This isn’t all just evidence of a bad economy—much of the decline comes from Baby Boomers reaching retirement age and checking out, though some of it comes from would-be workers who simply can’t find work, and millions more Americans are underemployed. That isn’t without challenges: An aging population could draw more in benefits than the government collects in social-security taxes. Massive spending on health care for older Americans could be a drag, too.

There’s more to read at the site, in particular what Americans were doing for work back then versus today, but I find the role of women in the workforce to be most interesting. With more women now graduating college than men how many households of the future will see a reverse of the traditional roles of breadwinner (men) versus secondary income/homemaker (women)? We’ve already seen a huge shift in household composition away from the traditional roles  – more dual income homes, single parent homes, women as primary breadwinners, etc. – but it seems clear that the shift will continue over the next generation. What will the impact be on our society?

We’ve already lived through a generation of women struggling to balance work and home life, to face the never-ending tension of career versus kids, but we’re about to be confronted with men having to confront a similar situation over the next generation. The reality that men’s traditional role as primary breadwinners or “heads of household”, at least according to our societal norms, is beginning to dawn on America. Over the next generation the big question is going to be how men will handle being the secondary earner and likely primary caregiver to their children? How will society, especially other men, react to them and treat them when they do? I suspect they will go through many tumultuous days trying to find the right balance, just as many women have for years, and it’s often going to be ugly. Can they do it? You bet, but it’s going to be a painful process as they learn to do it.

This Planet Money post also highlights what’s going on:

The share of marriages where women work full time but men don’t is highest for low-income families.

The story here has as much to do with the decline of working men as it does the progress of women in the economy. In just the 10 years between 2000 and 2010, the manufacturing sector lost an astounding 5 million jobs. Since manufacturing jobs historically have been held predominantly by men, this left lots of men out of work. Women, on the other hand, have benefited from the employment boom in the service sector, which employs more women than men.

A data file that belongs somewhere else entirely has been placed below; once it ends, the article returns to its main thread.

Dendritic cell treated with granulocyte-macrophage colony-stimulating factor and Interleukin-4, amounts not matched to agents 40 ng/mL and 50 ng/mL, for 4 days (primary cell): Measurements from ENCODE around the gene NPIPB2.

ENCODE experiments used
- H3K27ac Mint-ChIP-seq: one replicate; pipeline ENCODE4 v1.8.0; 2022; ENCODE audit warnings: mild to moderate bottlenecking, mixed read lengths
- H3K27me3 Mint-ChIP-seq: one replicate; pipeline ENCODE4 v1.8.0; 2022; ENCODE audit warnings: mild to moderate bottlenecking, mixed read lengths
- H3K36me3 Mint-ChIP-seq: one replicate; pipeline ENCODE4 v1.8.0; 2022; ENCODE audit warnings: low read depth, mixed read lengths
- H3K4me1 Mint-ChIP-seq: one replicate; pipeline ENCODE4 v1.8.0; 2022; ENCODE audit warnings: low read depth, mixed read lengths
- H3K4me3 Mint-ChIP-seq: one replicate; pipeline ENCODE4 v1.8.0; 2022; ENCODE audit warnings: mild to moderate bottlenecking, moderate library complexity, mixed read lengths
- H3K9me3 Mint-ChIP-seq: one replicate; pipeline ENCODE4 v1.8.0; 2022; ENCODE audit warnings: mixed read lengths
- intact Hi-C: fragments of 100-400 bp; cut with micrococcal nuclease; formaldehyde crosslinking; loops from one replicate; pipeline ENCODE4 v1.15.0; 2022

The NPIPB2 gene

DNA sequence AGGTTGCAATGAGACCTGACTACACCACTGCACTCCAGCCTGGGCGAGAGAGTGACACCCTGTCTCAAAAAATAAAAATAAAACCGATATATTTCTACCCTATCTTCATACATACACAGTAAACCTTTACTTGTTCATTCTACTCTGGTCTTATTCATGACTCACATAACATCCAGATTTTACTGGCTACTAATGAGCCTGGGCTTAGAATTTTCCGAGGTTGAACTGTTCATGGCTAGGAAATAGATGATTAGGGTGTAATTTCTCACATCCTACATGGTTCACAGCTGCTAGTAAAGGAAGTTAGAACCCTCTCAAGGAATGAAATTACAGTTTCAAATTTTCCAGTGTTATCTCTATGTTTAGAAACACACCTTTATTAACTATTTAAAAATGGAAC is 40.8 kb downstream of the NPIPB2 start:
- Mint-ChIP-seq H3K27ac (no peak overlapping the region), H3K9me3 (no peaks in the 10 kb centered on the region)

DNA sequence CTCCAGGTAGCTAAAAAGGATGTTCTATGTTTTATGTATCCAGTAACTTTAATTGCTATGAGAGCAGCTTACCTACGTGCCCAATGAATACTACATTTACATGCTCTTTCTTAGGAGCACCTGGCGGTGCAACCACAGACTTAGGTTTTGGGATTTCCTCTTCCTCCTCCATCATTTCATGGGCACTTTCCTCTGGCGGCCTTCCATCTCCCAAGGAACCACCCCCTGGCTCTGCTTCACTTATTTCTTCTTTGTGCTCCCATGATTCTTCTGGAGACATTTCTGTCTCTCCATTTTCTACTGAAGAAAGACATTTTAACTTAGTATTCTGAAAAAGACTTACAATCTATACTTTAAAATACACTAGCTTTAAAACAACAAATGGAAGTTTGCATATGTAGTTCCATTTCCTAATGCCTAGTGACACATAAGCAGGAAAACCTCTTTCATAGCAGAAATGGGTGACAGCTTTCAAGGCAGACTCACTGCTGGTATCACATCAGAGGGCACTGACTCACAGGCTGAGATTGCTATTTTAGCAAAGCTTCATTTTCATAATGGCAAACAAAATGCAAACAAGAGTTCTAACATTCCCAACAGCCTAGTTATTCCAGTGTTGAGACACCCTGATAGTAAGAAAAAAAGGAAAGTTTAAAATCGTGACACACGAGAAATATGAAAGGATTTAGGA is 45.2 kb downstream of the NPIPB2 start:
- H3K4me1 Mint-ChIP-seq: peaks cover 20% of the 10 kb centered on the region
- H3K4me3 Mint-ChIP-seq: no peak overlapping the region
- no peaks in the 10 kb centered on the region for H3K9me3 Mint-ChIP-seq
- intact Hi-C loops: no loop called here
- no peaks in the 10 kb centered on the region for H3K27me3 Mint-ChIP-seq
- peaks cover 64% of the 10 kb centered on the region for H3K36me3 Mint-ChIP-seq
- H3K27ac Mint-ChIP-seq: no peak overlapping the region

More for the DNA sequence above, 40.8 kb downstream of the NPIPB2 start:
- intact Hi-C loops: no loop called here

High-income families are much more likely than average to have both spouses working full time. The message is pretty clear: It’s pretty hard to be rich with only one income.

34 of 100 Don’t Work for the Man

It’s no secret that today many more people in our economy are freelancers than in the past, but would you believe that the number is about 53 million people?

I was on the phone last night with Stephen DeWitt, the CEO of our portfolio company Work Market. He was talking about a specific community of people and I asked him how many of them were likely to be freelancers. He said “well the statistics say that 3 to 4 out of every ten people these days are freelancers.”

I thought that sounded high but after reading Mary Meeker’s Internet Trends Report, in which she says that “34 percent of the work force in the United States, 53 million people, now consider themselves independent contractors, short-term hires or other kinds of freelancers”, I think Stephen has it exactly right.

Look around you on the subway, the baseball park, the movie theater, 3 to 4 out of every ten people are freelancers. That’s a big number. And its growing pretty rapidly. Younger people are more inclined to be freelancers. Older people turn to freelancing for flexibility or economic necessity. And employers are more inclined to hire freelancers as technology makes the management and compliance requirements around freelancers easier to handle.

This has me wondering about the implications for things like benefits. I’m not sure about this, but I don’t think that freelancers qualify for unemployment benefits since they are typically tied to the company you worked for. If you don’t work for anyone how would you qualify for benefits? It also feels like we’ve already seen the impact on health insurance – it’s a safe bet that a good chunk of the uninsured are freelancers who don’t have companies to provide insurance. Even if the ACA is pushing many of them to buy their own insurance, they were an available market precisely because they didn’t have company-provided health insurance.

The excerpt above came from Fred Wilson’s blog and I agree with his last paragraph from that post:

It’s a new era we are living in and the nature of work is changing and changing fast. There are tons of opportunities in and around this trend and we are invested in some of them. It’s one of the big megatrends of this century.

Jobs and Money

Why are jobs important? Well, beyond the obvious there’s the added benefit that it helps keep people out of trouble. From the May, 2015 issue of Rotarian Magazine:

Summer jobs can help prevent violence among disadvantaged students, according to a large-scale trial out of the University of Pennsylvania and the University of Chicago Crime Lab. The study involved 1,634 teenagers from 13 high-crime schools in Chicago, and a local program that places youth in part-time paid summer jobs and pairs them with mentors. The job-assignment intervention reduced violence by 43 percent over 16 months, with nearly four fewer violent-crime arrests per 100 students compared with the control group.